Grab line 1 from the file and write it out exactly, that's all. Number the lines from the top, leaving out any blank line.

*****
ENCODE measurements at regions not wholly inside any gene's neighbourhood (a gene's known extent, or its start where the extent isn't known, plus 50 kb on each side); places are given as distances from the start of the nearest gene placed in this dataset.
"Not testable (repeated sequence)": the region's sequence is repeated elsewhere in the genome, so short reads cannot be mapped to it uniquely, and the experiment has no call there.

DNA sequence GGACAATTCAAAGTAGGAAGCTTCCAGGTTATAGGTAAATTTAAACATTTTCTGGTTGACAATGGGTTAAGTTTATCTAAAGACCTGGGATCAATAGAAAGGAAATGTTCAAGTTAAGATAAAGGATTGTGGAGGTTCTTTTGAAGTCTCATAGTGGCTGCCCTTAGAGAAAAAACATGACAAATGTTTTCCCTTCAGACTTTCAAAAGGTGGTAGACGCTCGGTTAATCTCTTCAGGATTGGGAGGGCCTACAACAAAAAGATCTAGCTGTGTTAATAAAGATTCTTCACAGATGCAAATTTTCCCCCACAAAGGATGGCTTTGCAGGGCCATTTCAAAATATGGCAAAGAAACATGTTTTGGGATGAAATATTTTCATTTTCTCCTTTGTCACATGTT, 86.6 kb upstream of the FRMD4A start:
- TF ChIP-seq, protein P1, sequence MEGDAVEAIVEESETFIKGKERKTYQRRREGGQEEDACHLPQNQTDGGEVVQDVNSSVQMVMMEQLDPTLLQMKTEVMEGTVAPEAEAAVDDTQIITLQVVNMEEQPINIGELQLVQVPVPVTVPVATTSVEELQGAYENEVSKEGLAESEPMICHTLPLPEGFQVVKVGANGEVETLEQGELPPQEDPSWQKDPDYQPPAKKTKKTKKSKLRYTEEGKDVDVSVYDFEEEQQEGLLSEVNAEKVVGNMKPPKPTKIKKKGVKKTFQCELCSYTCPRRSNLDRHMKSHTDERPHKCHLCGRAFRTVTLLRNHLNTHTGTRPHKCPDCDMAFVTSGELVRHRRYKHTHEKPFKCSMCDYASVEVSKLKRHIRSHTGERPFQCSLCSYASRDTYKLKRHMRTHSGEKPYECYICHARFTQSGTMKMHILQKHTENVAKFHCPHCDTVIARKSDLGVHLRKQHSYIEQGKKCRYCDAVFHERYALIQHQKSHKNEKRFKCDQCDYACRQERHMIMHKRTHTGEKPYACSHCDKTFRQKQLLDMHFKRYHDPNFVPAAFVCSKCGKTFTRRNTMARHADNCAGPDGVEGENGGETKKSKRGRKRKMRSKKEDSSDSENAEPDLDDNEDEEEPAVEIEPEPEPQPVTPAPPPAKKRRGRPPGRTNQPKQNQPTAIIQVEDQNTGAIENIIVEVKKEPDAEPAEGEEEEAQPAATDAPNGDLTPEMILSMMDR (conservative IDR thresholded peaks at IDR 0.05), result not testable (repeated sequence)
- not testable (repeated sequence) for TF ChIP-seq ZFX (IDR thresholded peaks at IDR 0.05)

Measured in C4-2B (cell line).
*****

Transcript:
ENCODE measurements at regions not wholly inside any gene's neighbourhood (a gene's known extent, or its start where the extent isn't known, plus 50 kb on each side); places are given as distances from the start of the nearest gene placed in this dataset.